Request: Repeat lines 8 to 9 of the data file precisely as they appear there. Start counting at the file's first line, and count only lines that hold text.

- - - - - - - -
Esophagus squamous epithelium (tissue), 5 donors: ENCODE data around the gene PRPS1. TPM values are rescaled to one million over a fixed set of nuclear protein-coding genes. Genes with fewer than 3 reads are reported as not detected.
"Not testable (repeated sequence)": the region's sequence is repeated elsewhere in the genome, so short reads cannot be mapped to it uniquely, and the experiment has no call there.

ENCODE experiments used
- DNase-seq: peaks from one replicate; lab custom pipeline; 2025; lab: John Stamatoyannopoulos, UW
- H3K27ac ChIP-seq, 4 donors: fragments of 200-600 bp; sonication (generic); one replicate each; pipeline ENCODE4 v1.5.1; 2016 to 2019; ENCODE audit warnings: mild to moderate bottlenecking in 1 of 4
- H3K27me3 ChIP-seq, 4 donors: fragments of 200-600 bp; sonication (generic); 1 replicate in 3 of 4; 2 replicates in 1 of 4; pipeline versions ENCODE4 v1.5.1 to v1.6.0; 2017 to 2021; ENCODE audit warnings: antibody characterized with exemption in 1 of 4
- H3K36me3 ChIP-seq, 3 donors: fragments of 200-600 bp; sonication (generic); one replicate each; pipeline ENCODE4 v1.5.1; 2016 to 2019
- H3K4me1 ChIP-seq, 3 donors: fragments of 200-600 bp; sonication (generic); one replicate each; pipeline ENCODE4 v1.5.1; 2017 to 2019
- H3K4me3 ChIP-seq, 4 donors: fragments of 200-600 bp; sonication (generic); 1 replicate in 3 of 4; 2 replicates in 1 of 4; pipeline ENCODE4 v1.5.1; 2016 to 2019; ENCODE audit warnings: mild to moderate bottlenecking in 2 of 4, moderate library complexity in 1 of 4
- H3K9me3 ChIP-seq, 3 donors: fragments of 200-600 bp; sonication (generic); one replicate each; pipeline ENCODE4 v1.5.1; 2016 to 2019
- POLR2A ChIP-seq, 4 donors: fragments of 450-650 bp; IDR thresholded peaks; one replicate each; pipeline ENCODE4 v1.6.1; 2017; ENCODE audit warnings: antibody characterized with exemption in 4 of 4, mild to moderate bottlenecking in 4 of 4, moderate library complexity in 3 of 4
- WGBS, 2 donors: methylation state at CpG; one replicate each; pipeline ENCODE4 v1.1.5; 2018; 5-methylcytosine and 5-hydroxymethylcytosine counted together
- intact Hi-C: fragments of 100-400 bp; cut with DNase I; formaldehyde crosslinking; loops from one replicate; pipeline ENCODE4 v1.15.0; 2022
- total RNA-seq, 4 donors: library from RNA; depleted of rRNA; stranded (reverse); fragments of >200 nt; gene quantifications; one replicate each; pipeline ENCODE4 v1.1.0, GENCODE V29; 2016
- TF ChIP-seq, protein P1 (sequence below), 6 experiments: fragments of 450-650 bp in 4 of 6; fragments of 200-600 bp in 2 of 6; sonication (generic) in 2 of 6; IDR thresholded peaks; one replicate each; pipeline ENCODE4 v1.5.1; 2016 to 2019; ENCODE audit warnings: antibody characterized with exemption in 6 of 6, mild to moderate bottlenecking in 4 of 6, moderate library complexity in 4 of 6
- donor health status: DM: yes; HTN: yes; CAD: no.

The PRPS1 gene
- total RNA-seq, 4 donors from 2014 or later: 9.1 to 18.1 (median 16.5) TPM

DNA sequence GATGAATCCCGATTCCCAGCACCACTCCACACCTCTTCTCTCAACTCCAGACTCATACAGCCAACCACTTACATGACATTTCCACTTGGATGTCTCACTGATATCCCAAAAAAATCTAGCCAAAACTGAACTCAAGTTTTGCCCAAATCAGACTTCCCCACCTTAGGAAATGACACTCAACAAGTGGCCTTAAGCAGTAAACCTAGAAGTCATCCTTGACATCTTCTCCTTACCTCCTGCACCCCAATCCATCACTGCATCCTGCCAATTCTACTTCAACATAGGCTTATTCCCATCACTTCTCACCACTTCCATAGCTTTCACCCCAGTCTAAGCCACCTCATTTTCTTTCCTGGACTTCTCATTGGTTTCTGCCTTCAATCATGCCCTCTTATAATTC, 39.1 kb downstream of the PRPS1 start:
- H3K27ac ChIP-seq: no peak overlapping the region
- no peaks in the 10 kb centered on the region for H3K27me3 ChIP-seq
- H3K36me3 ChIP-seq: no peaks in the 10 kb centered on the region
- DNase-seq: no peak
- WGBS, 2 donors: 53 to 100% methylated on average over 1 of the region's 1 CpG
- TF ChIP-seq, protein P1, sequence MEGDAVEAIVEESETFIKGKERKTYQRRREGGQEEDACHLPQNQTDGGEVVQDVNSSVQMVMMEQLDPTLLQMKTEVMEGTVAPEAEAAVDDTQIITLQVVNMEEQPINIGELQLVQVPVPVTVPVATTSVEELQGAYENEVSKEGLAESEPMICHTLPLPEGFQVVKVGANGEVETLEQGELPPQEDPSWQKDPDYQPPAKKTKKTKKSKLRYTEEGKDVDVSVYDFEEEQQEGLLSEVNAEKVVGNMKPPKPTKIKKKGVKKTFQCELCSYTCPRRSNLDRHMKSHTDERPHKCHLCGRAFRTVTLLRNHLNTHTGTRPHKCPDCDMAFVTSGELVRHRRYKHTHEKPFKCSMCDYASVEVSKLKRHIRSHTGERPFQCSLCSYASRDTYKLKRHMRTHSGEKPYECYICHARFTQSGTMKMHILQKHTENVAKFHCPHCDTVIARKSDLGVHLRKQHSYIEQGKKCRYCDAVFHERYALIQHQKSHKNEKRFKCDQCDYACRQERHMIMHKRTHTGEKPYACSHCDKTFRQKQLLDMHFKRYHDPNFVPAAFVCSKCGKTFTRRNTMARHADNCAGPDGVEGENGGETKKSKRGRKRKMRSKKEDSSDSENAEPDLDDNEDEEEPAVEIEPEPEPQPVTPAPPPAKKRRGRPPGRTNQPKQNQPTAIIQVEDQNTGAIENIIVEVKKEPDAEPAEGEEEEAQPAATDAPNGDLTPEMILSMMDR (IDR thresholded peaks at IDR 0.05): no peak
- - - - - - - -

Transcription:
- H3K4me1 ChIP-seq, 3 donors: fragments of 200-600 bp; sonication (generic); one replicate each; pipeline ENCODE4 v1.5.1; 2017 to 2019
- H3K4me3 ChIP-seq, 4 donors: fragments of 200-600 bp; sonication (generic); 1 replicate in 3 of 4; 2 replicates in 1 of 4; pipeline ENCODE4 v1.5.1; 2016 to 2019; ENCODE audit warnings: mild to moderate bottlenecking in 2 of 4, moderate library complexity in 1 of 4